To sum it up, he repeatedly emphasizes the importance of:
Consistency in the hiring process across the company;
Making hiring decisions based on job-related factors.
Here at ADVISA, we work with clients on both of these fronts. We ask: “Are best hiring practices in place and consistently used across the company?” Right now I’m working on projects with two major clients where we are helping them improve their process for the purpose of increasing efficiency and effectiveness with screening, but we’ll also help train people across each company so that the established processes are consistent. After all, a great process is meaningless if it’s not put into practice well!
As part of the needs analysis we do to determine if work on hiring processes is merited, here are some questions we ask:
What is the role of HR in hiring? The role of the hiring manager?
At what stage is the hiring manager involved in selection?
What is the typical time-to-fill?
What is the candidate experience?
Where is there frustration? Inefficiency?
What is the turnover rate? How does the company feel about that rate?
These kinds of questions can lead to the identification of areas where consistency can be improved.
When it comes to defining the needs of the position, here are some of the signs we see that indicate that positions are not as clearly defined and they need to be. These are signs that there is ambiguity about the job-related factors on which selection decisions are made during candidate screening:
Feedback on candidates is vague. (“She didn’t seem like a fit for us.”)
Feedback on candidates is inconsistent.
The company can offer no description of how this person will have to interact with the team/supervisor in order to be successful.
Descriptions of multiple positions sound virtually the same.
Did you ask yourself the process-related questions above? Did you squirm as you thought about the answers? If so, contact me and we’ll work through some more exploration with you and take a look at how we can help. And if you have signs of ambiguity about what a position requires, beware…those situations are the ones that get companies into trouble because they open the door for decisions to be made on factors such as race, age and gender, which (among other categories) are not permissible. We’d be happy to help you gain clarity into what is required for given positions at your company, as well as how to screen for these traits.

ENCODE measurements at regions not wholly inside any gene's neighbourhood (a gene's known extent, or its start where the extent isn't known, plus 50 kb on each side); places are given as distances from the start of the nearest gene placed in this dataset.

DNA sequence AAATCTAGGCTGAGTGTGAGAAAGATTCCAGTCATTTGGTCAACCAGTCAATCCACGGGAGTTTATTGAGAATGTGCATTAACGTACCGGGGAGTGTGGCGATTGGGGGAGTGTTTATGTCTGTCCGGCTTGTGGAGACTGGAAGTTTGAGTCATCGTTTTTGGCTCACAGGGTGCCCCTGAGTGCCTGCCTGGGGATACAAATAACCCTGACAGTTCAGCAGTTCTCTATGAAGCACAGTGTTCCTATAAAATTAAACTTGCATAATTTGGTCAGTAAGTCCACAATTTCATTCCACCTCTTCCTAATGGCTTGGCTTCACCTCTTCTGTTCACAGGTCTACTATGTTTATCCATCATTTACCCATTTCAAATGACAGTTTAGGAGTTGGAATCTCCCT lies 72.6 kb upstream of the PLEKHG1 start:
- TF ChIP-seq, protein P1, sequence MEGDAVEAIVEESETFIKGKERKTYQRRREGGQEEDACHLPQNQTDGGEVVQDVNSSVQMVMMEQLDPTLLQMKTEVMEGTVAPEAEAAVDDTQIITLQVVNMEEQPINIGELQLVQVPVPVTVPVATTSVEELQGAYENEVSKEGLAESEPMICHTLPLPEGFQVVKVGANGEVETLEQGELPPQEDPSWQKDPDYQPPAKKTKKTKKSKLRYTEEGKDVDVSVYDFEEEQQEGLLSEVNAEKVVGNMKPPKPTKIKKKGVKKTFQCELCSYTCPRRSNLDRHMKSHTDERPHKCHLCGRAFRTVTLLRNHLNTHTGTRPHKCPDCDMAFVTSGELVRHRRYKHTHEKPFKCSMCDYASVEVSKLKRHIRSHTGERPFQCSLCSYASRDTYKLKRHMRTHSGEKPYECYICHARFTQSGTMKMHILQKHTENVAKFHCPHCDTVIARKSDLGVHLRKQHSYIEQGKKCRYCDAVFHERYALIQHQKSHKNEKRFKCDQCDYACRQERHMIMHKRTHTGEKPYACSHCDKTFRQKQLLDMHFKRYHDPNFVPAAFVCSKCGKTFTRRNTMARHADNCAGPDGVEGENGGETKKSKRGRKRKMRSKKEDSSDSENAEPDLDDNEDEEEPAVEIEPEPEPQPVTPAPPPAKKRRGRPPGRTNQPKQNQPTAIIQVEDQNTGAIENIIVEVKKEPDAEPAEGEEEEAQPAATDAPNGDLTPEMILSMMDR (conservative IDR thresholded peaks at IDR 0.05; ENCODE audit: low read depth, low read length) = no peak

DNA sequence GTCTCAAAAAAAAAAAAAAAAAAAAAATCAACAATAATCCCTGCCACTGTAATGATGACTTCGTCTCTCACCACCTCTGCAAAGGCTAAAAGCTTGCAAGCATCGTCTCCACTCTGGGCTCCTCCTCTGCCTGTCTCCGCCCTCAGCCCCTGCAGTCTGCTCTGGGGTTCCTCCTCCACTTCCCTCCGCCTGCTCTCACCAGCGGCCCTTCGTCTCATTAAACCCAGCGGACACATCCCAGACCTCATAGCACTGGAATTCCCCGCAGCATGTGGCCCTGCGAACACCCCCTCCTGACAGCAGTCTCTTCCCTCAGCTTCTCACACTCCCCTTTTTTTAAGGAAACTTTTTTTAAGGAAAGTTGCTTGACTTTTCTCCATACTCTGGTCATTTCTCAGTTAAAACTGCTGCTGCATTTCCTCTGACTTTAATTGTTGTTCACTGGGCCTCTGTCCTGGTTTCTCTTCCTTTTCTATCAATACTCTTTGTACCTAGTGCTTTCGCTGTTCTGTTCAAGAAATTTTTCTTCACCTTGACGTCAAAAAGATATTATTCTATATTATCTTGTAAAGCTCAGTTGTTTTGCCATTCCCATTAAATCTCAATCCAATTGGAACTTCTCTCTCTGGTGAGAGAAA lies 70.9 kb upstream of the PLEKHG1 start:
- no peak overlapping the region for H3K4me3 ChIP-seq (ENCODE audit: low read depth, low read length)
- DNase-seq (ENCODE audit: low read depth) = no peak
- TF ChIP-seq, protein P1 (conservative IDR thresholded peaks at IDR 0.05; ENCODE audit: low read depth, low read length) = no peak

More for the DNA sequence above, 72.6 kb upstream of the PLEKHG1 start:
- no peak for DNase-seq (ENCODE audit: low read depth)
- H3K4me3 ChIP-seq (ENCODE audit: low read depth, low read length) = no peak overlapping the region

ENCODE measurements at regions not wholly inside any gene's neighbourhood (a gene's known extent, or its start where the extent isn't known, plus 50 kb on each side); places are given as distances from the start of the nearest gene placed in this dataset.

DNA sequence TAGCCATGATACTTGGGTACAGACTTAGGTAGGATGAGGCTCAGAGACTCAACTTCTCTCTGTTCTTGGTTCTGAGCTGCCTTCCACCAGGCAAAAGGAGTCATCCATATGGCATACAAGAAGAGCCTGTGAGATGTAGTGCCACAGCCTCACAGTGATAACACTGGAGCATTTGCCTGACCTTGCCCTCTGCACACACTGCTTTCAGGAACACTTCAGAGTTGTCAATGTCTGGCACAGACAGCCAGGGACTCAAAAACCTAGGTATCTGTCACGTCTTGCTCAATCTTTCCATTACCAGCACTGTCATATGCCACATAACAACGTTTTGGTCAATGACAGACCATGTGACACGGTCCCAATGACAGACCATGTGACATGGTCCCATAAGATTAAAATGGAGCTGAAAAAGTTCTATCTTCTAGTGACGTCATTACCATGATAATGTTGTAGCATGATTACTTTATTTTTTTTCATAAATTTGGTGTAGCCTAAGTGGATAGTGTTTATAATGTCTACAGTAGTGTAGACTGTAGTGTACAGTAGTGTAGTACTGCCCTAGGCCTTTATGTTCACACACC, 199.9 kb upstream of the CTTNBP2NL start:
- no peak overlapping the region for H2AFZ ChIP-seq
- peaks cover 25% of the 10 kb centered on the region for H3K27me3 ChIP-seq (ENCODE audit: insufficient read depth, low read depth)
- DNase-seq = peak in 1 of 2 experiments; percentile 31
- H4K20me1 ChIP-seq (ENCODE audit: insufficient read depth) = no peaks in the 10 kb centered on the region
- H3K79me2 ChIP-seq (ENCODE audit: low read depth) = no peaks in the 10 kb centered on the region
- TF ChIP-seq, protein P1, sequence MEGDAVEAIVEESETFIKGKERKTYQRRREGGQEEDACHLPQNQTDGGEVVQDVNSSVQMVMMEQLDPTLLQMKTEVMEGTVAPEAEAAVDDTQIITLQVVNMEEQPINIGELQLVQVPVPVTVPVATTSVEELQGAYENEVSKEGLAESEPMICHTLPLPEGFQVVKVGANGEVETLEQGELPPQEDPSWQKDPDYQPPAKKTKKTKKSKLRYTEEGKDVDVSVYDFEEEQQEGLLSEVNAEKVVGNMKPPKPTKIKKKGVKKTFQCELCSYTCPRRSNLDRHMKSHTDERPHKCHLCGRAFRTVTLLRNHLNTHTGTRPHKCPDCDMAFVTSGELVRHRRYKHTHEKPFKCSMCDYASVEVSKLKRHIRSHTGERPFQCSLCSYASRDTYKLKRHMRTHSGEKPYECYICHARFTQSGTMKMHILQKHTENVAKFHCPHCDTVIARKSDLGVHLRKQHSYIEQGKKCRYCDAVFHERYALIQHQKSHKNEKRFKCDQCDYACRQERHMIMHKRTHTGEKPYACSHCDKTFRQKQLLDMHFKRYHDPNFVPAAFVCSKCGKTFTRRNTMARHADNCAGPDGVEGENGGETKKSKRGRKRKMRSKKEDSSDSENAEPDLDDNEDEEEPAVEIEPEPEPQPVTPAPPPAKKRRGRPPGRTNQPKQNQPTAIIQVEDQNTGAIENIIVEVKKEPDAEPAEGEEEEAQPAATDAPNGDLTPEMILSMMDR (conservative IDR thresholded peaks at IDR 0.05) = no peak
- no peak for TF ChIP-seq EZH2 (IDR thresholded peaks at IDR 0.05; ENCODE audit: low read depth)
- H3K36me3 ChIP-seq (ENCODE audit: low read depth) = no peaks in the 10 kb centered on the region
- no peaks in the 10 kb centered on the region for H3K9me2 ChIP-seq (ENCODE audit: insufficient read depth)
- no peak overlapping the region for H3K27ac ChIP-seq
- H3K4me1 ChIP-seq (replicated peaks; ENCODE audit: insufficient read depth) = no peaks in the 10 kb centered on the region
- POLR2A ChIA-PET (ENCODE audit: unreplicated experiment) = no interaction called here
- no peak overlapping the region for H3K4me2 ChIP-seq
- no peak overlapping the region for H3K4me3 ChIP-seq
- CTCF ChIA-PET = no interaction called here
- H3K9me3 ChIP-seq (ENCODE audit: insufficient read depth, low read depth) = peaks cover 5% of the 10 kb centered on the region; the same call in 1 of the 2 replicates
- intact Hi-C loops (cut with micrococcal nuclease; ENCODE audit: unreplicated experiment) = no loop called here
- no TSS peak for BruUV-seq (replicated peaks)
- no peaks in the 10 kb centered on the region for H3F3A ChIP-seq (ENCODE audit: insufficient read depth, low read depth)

You have masterfully planned your next hire. You even pulled together your key folks for a strategic planning retreat where you created the perfect job description with comprehensive information about the role, responsibilities, requirements and so forth. And now you’re going to cut and paste that three pages of information onto an online job board or your company’s career’s page so as to attract the perfect candidate, right? NO! STOP THE MADNESS!
Candidates cruising your career site or the job boards don’t want to read massive job descriptions that go into minute detail about the role. Too much info too early. They want to see:
You’ll see from these examples that the job posting is simply taken from the job description. So, with just a few more minutes of work, you can tweak that job description into a compelling job posting that will be much more effective in attracting the right candidates. Use your new job positing for ALL communications about the job, including sharing it with your current employees. Save the job description for later in your candidate screening process when you’re really talking details with a candidate.
Thinking about using hiring assessments as part of your candidate screening process? Here are five important considerations:
The assessment needs to appraise job-related skills or characteristics (i.e., decision-making, intelligence) as opposed to simply reveal interesting information.
Make sure that the assessment is valid, reliable and neutral to gender, race, age, or national origin.
Benchmark an assessment by first looking at your existing employees. By knowing how strong and weak performing employees do on an assessment, you have meaningful information to benchmark what you are looking for in your candidates.
Administer hiring assessments equally. For example, if you are hiring for an engineer and have one candidate take the Predictive Index® survey as step two in your candidate review process, then all other candidates for the engineer position must take the survey at the same point in the process.
Use any assessment as a data point, but not as the ultimate decision maker. Hiring assessments are meant to give you meaningful, job-related data that complements what you learn through resumes, cover letters and interviews. Information from an assessment should be considered along with a candidate’s skills, experience, potential, culture fit, etc. in order to get a comprehensive picture of a candidate’s fits and gaps for your position.